A significant part of rare books cataloguing work is documenting ‘copy-specific’ information—previous ownerships, binding, decoration, or imperfections—about the book in hand. Identifying and describing this information is usually very interesting, but it isn’t always straightforward.
A recent Library acquisition has tested our detective powers to the full. Le ciel des philosophes, ou sont contenus les secretz de nature, et comme l’homme se peult tenir en santé is the first French edition (1546) of Philipp Ulstad’s Latin work on alchemy and distillation first published in 1525. As with many early printed books it shows multiple ownership marks, but unlike in many books these marks can only be seen if you look very closely.
The last leaf of the book is noticeably thicker and stiffer than the others, and shows on the recto faint evidence of an inscription on the reverse.
When you turn over the leaf, however, no inscription is seen.
If we place a light source beneath the leaf and view from the verso, a ghostly apparition appears. This is not the inscription, but a twentieth-century bookplate which has been hidden, presumably deliberately, by a later owner. ‘Ex Libris Marc König’ is written on the pedestal on which stands a woman with spear and shield. A later owner has left their mark by pasting an existing flyleaf (the book retains a sixteenth-century binding) over the bookplate to conceal it. We haven’t been able to identify Marc König: if anyone recognises the bookplate, do please let us know.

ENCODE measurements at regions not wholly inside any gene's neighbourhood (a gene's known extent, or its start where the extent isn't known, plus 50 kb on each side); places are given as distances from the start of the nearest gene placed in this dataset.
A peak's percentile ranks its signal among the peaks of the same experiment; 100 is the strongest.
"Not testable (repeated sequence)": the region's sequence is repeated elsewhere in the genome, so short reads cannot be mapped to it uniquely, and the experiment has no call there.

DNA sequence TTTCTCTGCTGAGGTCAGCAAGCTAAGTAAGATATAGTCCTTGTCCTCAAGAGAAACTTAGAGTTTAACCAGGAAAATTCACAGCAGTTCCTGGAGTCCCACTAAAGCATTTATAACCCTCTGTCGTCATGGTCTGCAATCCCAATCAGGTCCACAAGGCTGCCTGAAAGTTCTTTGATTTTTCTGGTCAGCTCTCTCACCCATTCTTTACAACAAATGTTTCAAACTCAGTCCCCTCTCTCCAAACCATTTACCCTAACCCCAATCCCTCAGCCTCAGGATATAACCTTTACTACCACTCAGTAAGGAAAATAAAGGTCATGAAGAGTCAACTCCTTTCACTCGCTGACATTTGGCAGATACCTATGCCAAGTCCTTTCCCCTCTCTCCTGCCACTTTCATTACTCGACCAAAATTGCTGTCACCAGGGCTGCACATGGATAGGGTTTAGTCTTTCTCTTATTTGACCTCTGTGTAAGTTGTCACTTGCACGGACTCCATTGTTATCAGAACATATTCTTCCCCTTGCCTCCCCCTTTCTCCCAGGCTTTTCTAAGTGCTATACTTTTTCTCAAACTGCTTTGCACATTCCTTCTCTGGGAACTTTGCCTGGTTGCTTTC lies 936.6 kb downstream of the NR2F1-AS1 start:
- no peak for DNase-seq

However, when we place the light on the other side of the leaf and view from the recto, we see traces of the bookplate image, but also a clearer view of the original inscription, back-to-front and partially obscured by the colophon of the book. The inscription was clearly written on the verso of this leaf, and then covered over by the later bookplate. The date visible in this inscription, 1769, and the style of handwriting both support this idea. Ironically, the bookplate that obscures the inscription was itself also later covered over.
Sadly, it is difficult to make out the complete inscription, and the most interesting part–the surname–is the most heavily obscured. The picture below shows the clearest view that we have managed to create. Our best guess at what is written is “Ex Libris Stephani / Fransisci Lovment / anno domini 1769”. Any suggestions for improvements to this reading would be gratefully received!